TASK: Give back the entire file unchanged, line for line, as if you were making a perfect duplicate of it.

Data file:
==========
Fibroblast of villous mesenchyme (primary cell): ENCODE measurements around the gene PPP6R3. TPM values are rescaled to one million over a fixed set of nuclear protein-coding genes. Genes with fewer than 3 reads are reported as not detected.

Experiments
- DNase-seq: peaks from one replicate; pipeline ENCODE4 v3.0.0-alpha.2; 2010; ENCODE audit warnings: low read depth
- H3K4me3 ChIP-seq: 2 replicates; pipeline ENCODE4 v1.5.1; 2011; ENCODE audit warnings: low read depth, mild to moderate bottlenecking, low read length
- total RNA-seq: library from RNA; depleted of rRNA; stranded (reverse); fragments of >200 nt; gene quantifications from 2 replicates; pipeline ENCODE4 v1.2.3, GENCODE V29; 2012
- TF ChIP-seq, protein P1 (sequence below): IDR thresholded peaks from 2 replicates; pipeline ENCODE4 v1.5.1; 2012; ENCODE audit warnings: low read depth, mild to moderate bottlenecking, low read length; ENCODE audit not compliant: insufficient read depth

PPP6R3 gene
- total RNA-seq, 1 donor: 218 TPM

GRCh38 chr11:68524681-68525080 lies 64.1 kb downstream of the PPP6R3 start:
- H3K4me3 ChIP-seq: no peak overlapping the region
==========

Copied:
Fibroblast of villous mesenchyme (primary cell): ENCODE measurements around the gene PPP6R3. TPM values are rescaled to one million over a fixed set of nuclear protein-coding genes. Genes with fewer than 3 reads are reported as not detected.

Experiments
- DNase-seq: peaks from one replicate; pipeline ENCODE4 v3.0.0-alpha.2; 2010; ENCODE audit warnings: low read depth
- H3K4me3 ChIP-seq: 2 replicates; pipeline ENCODE4 v1.5.1; 2011; ENCODE audit warnings: low read depth, mild to moderate bottlenecking, low read length
- total RNA-seq: library from RNA; depleted of rRNA; stranded (reverse); fragments of >200 nt; gene quantifications from 2 replicates; pipeline ENCODE4 v1.2.3, GENCODE V29; 2012
- TF ChIP-seq, protein P1 (sequence below): IDR thresholded peaks from 2 replicates; pipeline ENCODE4 v1.5.1; 2012; ENCODE audit warnings: low read depth, mild to moderate bottlenecking, low read length; ENCODE audit not compliant: insufficient read depth

PPP6R3 gene
- total RNA-seq, 1 donor: 218 TPM

GRCh38 chr11:68524681-68525080 lies 64.1 kb downstream of the PPP6R3 start:
- H3K4me3 ChIP-seq: no peak overlapping the region